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Life is interesting in the dawning of the information age… there is no doubt that incredible wealth will be generated through us coming to terms with the true value of information and how one can leverage this in every aspect of business and life in general. The availability of data in every shape and form has made it possible to understand and optimize processes throughout all industries, and it continues to expand.

All the above being said, I do believe there is a risk in “leaving” things to be magically “fixed” by systems – in my humble opinion, many systems are purchased and employed with the assumption that they will override the broken or inefficient existing practices by their sheer power and optimization ability (which is what they are sold on) and that improvements will come streaming out the other side. And this is not just in FMS (fleet management systems), but I have seen the same in a wide range of systems, including ERP roll-outs.

What do I mean when I refer to “leaving” things to be fixed by systems? FMS, as with systems large and small, are tools, not magic wands… no matter what the sales executive will tell you. If the operation is not well managed and understood, an FMS may actually bring you very little benefit. It may end up, as in so many cases, as a very expensive data recording tool.

Eli Goldratt, in his audiobook “Beyond the Goal” (2005), discusses the reality that new management and integration systems (specifically referring to ERP’s in this audiobook) will require the un-doing of some established management practices and rules to enable the system to bring maximum benefit. He discusses what he calls the entrenched local optima rule – where the supervisor was always required to make sure that his/her team remain busy all the time to do as much as possible. Where an ERP is introduced that integrates across the organization, the system may actually indicate that the right thing a supervisor may have to do, in some cases, is nothing – when there is sufficient stock in the system. But unless the local optima rule is un-done, “busy teams” will remain the measure of effectiveness. No wonder the roll-out of ERP and other systems has spawned a massive implementation and “customization” industry – in countless cases, the expected benefit of implementing an ERP is diluted by actually re-designing it to accommodate the retention of “current”.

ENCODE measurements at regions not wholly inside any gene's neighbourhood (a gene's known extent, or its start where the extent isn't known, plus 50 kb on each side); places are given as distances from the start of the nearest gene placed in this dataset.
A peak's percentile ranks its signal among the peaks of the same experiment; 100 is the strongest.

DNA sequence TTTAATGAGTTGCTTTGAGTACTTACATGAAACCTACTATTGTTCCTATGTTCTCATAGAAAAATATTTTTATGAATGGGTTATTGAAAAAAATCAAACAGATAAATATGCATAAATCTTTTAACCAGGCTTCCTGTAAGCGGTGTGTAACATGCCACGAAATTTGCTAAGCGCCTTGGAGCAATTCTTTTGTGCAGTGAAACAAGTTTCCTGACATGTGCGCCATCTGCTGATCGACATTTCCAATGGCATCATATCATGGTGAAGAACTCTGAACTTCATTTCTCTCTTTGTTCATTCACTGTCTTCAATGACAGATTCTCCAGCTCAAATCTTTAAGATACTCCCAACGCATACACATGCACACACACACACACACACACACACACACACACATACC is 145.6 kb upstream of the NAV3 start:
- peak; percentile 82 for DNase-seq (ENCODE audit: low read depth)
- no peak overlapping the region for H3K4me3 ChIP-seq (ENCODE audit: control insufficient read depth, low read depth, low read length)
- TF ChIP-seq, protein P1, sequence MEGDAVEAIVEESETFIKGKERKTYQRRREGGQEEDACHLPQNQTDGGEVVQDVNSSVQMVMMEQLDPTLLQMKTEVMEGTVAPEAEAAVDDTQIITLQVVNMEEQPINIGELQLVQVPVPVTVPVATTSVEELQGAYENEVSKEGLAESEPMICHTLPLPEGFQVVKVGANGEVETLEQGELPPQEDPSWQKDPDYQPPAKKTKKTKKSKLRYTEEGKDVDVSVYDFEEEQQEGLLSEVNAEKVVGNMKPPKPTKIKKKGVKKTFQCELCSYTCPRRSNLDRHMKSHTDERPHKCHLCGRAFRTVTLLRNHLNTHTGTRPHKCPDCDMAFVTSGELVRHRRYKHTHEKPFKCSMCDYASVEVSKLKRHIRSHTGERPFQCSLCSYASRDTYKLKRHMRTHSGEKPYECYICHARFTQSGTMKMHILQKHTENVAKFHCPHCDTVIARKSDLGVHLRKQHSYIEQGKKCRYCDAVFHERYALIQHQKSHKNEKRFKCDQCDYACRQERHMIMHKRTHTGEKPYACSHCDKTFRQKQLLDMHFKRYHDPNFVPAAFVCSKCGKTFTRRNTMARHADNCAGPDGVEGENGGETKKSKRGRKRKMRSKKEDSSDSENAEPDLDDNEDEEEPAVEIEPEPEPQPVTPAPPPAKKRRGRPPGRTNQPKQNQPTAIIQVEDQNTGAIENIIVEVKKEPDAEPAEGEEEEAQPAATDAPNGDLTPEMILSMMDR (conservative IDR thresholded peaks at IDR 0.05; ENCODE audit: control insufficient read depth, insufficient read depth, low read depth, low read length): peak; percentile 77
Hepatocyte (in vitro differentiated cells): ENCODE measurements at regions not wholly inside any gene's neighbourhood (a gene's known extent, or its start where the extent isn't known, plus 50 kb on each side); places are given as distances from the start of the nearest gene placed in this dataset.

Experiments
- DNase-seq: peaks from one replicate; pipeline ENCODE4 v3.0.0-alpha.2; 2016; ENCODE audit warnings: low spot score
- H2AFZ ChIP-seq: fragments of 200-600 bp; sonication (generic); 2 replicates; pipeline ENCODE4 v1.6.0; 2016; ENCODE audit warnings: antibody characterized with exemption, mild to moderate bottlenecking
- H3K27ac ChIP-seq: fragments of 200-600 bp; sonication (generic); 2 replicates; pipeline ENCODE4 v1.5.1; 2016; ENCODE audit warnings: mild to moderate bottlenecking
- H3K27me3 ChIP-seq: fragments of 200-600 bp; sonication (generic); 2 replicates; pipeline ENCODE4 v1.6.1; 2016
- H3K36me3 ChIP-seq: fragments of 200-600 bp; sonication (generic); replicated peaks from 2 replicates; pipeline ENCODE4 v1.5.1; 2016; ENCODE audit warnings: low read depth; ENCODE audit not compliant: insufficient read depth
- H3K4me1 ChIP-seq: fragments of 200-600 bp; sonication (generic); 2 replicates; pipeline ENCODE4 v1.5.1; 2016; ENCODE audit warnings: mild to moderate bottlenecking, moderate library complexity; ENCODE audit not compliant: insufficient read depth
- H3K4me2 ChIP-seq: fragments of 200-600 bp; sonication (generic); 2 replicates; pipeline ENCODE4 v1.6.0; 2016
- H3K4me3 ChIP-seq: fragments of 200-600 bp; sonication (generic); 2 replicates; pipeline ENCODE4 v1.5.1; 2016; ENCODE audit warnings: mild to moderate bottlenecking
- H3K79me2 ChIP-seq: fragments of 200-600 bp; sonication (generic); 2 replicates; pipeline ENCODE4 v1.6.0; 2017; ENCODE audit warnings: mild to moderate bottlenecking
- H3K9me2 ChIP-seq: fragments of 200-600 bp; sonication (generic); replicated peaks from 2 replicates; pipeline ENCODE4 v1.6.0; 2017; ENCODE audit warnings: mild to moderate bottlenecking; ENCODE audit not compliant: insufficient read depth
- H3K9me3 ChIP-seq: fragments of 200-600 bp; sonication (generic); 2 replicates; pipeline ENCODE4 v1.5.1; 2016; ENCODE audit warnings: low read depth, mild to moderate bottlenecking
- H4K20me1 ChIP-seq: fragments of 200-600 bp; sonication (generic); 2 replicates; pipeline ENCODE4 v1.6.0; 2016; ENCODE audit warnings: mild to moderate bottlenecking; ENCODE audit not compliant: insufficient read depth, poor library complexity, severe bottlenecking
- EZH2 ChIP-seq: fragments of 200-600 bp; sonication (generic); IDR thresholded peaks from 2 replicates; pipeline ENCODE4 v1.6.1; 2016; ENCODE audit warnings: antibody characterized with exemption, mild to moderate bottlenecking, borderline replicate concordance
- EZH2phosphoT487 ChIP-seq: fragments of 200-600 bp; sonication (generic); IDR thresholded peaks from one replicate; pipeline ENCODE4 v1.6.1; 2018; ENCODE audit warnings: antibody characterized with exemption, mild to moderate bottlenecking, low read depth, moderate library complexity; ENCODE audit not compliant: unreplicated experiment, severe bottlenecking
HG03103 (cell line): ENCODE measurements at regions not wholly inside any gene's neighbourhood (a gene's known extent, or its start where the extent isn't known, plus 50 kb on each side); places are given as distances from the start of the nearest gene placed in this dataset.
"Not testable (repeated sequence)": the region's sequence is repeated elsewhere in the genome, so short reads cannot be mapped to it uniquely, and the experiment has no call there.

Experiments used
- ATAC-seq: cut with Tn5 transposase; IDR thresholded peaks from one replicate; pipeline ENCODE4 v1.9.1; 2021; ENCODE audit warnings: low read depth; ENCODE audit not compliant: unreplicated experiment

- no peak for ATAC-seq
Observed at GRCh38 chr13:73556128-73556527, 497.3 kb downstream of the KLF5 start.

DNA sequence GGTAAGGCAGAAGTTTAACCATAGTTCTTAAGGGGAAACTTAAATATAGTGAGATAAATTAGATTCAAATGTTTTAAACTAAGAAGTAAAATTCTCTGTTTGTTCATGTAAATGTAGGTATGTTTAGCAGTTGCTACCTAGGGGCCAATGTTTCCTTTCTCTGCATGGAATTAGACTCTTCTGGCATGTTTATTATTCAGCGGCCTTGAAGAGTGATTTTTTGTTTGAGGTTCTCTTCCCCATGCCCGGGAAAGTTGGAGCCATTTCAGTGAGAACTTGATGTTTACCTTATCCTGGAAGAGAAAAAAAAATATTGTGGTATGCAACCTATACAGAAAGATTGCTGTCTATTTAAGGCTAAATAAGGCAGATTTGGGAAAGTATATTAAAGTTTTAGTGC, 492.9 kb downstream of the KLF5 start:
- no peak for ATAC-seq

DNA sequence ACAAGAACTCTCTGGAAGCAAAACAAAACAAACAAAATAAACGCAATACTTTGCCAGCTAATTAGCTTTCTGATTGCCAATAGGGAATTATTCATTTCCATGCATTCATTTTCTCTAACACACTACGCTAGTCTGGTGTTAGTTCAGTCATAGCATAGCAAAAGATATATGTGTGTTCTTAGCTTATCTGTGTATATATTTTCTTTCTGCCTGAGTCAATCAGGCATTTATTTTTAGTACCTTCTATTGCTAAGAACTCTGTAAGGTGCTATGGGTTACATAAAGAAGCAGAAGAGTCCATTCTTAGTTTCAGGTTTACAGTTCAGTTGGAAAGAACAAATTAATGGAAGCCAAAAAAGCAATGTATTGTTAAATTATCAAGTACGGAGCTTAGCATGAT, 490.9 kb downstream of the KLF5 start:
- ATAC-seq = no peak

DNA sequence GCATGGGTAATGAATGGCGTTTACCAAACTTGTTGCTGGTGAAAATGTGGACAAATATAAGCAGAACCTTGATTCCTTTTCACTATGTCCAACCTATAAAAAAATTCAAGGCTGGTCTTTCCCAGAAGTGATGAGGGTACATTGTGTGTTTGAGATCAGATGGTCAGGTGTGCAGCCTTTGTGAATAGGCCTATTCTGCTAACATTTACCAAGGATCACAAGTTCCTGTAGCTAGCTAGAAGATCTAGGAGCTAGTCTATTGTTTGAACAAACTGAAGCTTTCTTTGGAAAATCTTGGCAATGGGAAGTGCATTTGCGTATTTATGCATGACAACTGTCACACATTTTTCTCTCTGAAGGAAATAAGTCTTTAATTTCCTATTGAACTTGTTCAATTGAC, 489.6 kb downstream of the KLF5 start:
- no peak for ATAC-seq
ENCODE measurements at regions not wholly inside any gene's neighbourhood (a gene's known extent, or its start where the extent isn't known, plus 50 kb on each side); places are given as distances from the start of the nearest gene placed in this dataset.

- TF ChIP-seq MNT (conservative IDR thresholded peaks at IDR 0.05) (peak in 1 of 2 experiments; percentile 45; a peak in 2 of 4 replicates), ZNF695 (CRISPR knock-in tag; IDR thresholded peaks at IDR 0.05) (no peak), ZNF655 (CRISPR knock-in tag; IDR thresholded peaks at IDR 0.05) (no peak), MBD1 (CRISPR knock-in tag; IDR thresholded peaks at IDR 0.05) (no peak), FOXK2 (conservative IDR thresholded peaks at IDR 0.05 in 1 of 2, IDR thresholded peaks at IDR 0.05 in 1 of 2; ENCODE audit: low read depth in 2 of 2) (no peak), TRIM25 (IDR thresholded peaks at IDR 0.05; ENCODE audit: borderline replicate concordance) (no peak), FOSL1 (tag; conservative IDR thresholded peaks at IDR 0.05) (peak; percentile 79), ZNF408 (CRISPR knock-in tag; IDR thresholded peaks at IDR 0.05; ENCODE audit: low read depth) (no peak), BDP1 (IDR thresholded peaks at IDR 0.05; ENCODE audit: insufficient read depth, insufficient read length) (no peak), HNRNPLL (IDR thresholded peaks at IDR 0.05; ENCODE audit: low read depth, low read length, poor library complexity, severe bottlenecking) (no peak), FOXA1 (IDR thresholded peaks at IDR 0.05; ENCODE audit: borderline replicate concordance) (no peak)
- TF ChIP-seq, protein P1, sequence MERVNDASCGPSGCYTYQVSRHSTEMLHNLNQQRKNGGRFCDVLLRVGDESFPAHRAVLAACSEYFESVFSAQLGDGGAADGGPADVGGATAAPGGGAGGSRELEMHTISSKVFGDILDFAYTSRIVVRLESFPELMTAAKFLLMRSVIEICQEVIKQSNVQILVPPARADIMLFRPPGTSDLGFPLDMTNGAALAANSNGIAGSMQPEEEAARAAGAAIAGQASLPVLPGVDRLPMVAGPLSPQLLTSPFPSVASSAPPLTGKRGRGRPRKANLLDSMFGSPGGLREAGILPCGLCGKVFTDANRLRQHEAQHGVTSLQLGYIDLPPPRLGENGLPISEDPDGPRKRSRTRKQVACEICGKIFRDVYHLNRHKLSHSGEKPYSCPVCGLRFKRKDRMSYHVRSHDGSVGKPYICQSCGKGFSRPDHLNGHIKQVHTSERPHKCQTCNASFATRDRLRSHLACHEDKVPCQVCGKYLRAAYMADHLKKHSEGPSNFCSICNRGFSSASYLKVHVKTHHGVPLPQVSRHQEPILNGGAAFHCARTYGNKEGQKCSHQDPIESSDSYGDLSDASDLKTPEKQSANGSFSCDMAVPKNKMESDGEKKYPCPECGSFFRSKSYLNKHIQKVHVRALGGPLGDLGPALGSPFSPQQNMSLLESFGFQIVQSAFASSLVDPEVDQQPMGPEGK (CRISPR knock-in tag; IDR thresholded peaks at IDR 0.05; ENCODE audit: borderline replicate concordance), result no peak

Lets consider an under-trucked operation with multiple loading faces. Local optima (at shovel unit level) will push every shovel to have trucks queuing so that the shovel can load continuously at maximum productivity (maybe hourly dig rate). When there is a shortage of trucks, all the shovels will be pushing for priority… and you know what they say about the person who shouts the loudest… What the shovels won’t necessarily have sight of are elements such as the truck congestion rates on ramps through to the dumps or tips, the truck fuel levels and potential queuing at the fuel stop, the impact of inspections, and maybe hundreds more factors impacting system (not just unit) performance. In this case, the focus should be on optimizing truck fleet (and again, NOT unit) performance…

Now, surely an FMS can assist and indeed, optimize while taking all these variables and scenarios into account? Yes, it has the potential to do so… but only if the operation gives it the freedom to do so. And this freedom rests on the release of the local optima rule (each shovel pushing to dig as much as fast as possible)… and this often requires not just a memo, but a culture change.

My point? A poorly managed fleet will remain lacking in performance with or without an FMS. In order for optimization driven systems to operate successfully, there has to be a clear understanding of the “as-is”, the “to-be” and what is required to move from one to the other… this can be aided by an FMS, but will not magically appear because an order is signed for implementation.

fotoWillie Jacobs

Entrepreneur & Consultant at Bosjac Group of Companies

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